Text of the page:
thec is the vendor tag. I just type my own handle there so people can see it's me who started the project, but it's really nothing to care about, the same as the last parameter; the so called release tag. If you want to get the first version of the repository (if you add files to your myproject-directory before executing the command, they will be added) you can use this, but we'll leave this for now.

Now we have a fresh module to work with!

Check It Out Now, Funk Soul Brother!

Since we want our local copy to keep in contact with CVS, CVS stores CVS folders (damn, how many times will I need to type CVS ;-) in all of your project directories. However, after the import no CVS folder is created and thus we deleted it to check it out again. Run this in your local repository path:

cvs checkout myproject
Not too much to think about there, myproject is our project and we're checking it out, but if you take a closer look at what happend you will see that a myproject folder has been created and inside it there is a CVS folder which will keep track of our versions locally, and merge our source files with the versions on the server. It's pure magic ladies and gentlemen, but luckily, we don't need to know how the server handles the versions (puh).

Updating The Project

Before each commit (explained later) and before you start writing your code for the day, the best thing is to check out the newest version of the files, so that you're using the latest available version. Note that this does NOT upload any of your code to the server so if you have made some bugs since last night, don't worry, noone will see since you have control over uploading source! :-)

cvs update -d -P
cvs up -d -P
The second line does exactly the same as the first, it's just shorter to type. -d option tells the client we want to search all subdirectories for updates and -P specifies we do not want to download empty folders. Believe me, just learn to do it this way and you will never wonder why you can't remove folders within the CVS server ;-)

Adding A File (or Two)

Adding a file is easy as one two three, just create the files within the myproject directory and we can continue. Let's say you've created "test1.h", "test1.cpp", "test2.h" and so forth, we can then add a file with one or some of the following lines:

cvs add test1.h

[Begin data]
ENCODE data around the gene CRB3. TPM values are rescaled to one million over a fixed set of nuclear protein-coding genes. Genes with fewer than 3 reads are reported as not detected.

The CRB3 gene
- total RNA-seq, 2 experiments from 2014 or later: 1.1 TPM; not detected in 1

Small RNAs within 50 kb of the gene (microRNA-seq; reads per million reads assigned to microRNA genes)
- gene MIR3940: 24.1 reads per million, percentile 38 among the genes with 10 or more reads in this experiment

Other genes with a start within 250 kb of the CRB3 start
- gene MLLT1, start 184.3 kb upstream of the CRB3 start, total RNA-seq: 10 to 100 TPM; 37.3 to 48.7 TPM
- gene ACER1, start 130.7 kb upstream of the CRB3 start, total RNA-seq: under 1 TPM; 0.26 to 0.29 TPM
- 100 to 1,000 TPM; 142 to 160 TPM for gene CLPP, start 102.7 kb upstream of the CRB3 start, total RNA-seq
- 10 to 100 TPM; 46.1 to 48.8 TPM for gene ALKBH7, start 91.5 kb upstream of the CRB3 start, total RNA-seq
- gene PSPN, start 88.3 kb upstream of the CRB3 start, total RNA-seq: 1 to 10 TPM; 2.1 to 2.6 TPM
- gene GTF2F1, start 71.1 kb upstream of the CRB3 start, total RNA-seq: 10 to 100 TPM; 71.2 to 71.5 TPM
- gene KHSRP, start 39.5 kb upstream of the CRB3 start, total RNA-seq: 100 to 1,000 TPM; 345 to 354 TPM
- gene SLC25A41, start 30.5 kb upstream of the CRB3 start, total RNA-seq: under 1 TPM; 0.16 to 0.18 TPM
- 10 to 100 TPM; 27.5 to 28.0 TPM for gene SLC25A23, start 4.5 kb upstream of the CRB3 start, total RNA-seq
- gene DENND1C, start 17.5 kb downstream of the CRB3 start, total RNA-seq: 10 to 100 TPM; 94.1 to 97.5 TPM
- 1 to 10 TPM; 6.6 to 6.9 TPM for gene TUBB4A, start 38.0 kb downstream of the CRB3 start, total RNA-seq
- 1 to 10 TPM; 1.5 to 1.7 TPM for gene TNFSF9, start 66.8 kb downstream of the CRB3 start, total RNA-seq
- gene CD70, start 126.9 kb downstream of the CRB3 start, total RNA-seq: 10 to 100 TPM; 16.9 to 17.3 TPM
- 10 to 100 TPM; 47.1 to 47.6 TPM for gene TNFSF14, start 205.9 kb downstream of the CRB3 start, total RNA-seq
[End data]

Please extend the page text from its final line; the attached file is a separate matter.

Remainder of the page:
cvs add test2.h test2.cpp test3.h
cvs add .h .cpp
As you see, you can use wildcards and specify many files on one line. Note, this does not actually upload the files to the server, let me just add one more method to add files and we're all set for uploading.

cvs add -kb mypicture.jpg
For natural reasons, it's hard to maintain binary files within the CVS server as normal text files, so we use the -kb switch to make sure it's treated as binary all the way. This means that if you make a change to the picture, the WHOLE picture will be uploaded the next commit, and not just a part of it as the source code would.

CVS Commit

Before making a commit, please make sure you have run cvs update -d -P since it makes it less possible that you screw things up literally. By just typing:

cvs commit
All files you have changed (you will see a 'M' or a 'P' before the filename when doing a cvs update) and added will be uploaded to the server, and the others will get them next time they use cvs update. Easy? Should be.

Removing Files From The Server

If you want to remove files from the server, the first thing you have to do is to remove the file on your local drive:

del test1.h
cvs remove test1.h
cvs commit
Of course you run update before you start deleting files. The next time the others run their update, the file will be erased on their side too.

Closing It Up

This was the very basics of CVS. If you want to read more, I recommend browsing for more resources. But I just wanted to show you how easy it could be to really get to start using a version control system, which is really a good direction in your development since it instantly makes it easier to backup, share and overwiew. You are now forced to think before you set up a directory structure for your projects, and that can't be bad :-)

If you think this tutorial helped you, I would love to hear a word from you so please just drop a line to with comments. If you think it sucked or CVS sucks, I can't help you ;-)

Albert "thec" Sandberg
Coder of Outbreak

Proofreading by Def Base of